- Quote sources accurately. That applies both to verbal and graphical statements. In quoting verbal material, it is customary to show words left out (ellipsis) by printing dots or a long dash, and to show additions in square brackets. Changes to graphical material are not exempt from having such changes indicated.
- When referring to a graph, authors are under an ethical obligation to have read and understood the paper it was extracted from, and any surrounding explanatory text. In this case, the authors of the original California report clearly and repeatedly stated that the graph they had created did not show the incidence of autism in a given year or indicate any temporal trend. This word incidence is chosen correctly: to show incidence, the numbers would have to show how many new cases occurred in a given time per unit of population. The authors of the California report were not concerned with incidence, they were concerned with total numbers: theirs was a report to the legislature (for funding), not a science paper. (One might note in passing that Taylorâ€™s study does not show incidence, either.)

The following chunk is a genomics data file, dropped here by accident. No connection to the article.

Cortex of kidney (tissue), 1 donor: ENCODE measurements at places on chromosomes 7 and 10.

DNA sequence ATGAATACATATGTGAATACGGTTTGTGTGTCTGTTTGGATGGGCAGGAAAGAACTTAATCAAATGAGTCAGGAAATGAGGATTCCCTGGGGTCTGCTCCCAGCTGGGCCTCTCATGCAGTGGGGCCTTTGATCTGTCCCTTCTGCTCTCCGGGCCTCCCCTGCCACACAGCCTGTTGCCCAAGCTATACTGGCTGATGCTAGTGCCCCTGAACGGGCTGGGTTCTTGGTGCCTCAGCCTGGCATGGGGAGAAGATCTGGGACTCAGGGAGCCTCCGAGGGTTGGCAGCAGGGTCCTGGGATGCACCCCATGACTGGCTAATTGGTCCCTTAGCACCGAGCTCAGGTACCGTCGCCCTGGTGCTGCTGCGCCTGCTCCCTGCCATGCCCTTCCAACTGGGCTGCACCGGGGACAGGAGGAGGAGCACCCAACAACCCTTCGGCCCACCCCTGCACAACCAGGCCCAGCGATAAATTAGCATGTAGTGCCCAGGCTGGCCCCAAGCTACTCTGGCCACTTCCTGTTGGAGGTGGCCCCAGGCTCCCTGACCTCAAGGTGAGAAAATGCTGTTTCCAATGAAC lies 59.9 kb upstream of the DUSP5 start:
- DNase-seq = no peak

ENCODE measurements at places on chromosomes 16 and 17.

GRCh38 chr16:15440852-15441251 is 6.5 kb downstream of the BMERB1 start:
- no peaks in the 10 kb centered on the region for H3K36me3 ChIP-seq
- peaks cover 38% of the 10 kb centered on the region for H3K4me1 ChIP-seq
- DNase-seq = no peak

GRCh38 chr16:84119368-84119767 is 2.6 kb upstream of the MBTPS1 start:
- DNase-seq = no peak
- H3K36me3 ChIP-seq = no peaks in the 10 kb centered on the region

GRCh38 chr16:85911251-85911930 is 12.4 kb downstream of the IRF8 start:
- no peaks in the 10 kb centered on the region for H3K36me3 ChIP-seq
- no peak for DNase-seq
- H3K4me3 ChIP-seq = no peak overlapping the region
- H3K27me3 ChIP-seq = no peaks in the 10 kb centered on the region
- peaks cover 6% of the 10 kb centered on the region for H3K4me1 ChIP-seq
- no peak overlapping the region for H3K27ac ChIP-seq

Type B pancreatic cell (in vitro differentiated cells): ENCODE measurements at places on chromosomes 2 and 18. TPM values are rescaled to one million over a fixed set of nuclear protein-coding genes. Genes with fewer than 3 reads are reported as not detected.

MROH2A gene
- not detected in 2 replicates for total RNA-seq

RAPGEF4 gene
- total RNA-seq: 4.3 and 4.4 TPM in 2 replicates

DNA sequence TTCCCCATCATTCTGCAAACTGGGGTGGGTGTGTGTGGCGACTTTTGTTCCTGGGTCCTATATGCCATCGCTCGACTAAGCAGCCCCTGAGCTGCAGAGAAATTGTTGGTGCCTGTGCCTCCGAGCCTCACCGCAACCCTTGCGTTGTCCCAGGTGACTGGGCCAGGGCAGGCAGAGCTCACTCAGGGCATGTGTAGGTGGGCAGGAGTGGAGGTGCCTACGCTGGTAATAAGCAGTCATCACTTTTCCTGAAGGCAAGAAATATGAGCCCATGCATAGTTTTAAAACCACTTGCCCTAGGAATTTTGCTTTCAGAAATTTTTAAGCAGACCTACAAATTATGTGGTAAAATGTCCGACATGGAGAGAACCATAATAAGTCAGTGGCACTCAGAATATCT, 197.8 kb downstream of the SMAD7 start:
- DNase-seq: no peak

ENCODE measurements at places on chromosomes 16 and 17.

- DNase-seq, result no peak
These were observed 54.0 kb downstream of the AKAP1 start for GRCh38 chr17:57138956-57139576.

There is also a lesson for medical journals. The alleged link between MMR vaccine has been refuted by both epidemiological studies [11, 12] and virological studies [13, 14]. In addition, the World Health Organisationâ€™s Global Advisory Committee on Vaccines has also dismissed any link between autism and MMR vaccine .
However, the debate about MMR vaccine continues outside of the scientific community â€“ particularly in tabloid newspapers in the United Kingdom. Although a lack of trust in the scientific consensus runs through these concerns, paradoxically the high reputation of journals is invoked in â€œappeals to authorityâ€ by anti-vaccination campaigners. So, the respectability of The Lancet is invoked as a defence of the initial 1998 paper, and the 1999 graph can be invoked as further published evidence, in a peer-reviewed journal, for a link between MMR and autism. It is therefore important that the publication of such figures, even if they are correspondence items, perhaps not normally subject to formal peer review, should be done with great care, especially in crucial areas of public health.